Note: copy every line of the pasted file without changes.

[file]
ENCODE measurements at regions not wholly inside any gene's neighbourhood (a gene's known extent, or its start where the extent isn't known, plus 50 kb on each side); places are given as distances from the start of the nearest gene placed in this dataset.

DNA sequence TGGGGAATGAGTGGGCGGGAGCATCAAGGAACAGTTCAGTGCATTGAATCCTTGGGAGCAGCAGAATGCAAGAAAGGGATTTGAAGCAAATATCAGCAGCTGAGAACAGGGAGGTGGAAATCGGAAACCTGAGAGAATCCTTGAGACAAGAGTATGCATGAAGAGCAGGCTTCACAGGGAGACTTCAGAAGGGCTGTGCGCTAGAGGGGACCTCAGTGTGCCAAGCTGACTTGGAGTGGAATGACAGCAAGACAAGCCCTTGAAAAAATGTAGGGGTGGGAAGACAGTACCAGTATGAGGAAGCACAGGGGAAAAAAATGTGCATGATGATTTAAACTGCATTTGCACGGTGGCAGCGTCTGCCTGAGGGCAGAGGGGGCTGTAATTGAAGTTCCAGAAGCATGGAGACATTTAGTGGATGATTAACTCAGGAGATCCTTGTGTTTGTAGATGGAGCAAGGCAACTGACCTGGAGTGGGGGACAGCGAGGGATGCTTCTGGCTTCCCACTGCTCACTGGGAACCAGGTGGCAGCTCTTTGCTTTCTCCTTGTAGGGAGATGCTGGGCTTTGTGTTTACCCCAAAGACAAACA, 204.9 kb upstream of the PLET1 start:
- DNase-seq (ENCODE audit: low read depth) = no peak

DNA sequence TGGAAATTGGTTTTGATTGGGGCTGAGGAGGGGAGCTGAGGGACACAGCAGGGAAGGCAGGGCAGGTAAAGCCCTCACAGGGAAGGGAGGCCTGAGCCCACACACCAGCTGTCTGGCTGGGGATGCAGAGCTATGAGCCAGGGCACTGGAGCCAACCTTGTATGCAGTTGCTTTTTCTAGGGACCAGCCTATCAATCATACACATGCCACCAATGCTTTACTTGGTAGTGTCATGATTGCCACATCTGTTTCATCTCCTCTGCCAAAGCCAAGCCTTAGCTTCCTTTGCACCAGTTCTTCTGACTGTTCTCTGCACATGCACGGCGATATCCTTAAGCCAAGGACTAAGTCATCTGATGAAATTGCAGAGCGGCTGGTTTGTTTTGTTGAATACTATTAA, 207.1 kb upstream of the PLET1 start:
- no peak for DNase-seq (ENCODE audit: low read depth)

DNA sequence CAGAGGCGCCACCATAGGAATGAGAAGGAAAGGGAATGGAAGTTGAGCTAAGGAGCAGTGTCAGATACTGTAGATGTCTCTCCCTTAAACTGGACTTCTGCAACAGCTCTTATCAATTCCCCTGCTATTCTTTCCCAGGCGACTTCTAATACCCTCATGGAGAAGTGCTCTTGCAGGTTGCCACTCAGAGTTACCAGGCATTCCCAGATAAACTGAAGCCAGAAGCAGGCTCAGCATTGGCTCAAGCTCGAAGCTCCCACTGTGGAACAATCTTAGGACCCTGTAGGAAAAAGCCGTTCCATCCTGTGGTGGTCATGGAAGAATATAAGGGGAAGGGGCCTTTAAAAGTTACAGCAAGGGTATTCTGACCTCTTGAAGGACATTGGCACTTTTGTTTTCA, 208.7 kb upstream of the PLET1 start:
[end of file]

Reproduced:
ENCODE measurements at regions not wholly inside any gene's neighbourhood (a gene's known extent, or its start where the extent isn't known, plus 50 kb on each side); places are given as distances from the start of the nearest gene placed in this dataset.

DNA sequence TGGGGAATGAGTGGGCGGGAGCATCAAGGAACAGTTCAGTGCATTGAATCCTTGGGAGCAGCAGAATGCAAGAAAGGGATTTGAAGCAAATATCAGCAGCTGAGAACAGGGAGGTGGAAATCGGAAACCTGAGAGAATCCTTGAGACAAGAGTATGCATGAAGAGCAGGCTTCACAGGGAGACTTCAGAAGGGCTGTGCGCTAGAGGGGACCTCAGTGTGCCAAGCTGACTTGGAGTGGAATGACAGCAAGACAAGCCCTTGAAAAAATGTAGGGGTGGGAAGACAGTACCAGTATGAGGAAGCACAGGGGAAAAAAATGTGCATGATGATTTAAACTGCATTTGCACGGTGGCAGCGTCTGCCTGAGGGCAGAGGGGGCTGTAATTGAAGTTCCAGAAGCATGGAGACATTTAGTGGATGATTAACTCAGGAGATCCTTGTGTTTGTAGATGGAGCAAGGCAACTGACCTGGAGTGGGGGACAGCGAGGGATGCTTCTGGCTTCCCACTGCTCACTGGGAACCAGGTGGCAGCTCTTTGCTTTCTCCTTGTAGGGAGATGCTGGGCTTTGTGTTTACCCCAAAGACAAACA, 204.9 kb upstream of the PLET1 start:
- DNase-seq (ENCODE audit: low read depth) = no peak

DNA sequence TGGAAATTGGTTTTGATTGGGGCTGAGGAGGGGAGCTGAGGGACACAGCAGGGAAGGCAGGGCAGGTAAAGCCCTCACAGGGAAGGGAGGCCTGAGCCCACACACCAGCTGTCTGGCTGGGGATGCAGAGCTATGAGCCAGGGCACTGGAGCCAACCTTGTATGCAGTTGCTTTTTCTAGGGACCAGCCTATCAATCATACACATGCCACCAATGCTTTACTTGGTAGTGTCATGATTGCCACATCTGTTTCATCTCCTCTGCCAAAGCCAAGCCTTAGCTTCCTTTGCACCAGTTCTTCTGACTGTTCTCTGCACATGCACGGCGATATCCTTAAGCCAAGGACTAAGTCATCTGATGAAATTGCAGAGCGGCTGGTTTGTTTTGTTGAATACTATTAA, 207.1 kb upstream of the PLET1 start:
- no peak for DNase-seq (ENCODE audit: low read depth)

DNA sequence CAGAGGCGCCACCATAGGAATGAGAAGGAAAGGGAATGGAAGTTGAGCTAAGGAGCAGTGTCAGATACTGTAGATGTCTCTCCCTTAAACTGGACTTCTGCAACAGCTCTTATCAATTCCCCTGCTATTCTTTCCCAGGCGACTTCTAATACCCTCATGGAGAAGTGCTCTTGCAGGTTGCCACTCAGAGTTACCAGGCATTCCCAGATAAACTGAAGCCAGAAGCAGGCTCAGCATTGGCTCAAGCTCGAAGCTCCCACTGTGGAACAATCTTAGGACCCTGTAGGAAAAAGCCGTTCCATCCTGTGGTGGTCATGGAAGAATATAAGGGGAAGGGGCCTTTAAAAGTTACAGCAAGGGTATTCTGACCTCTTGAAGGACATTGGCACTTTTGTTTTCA, 208.7 kb upstream of the PLET1 start: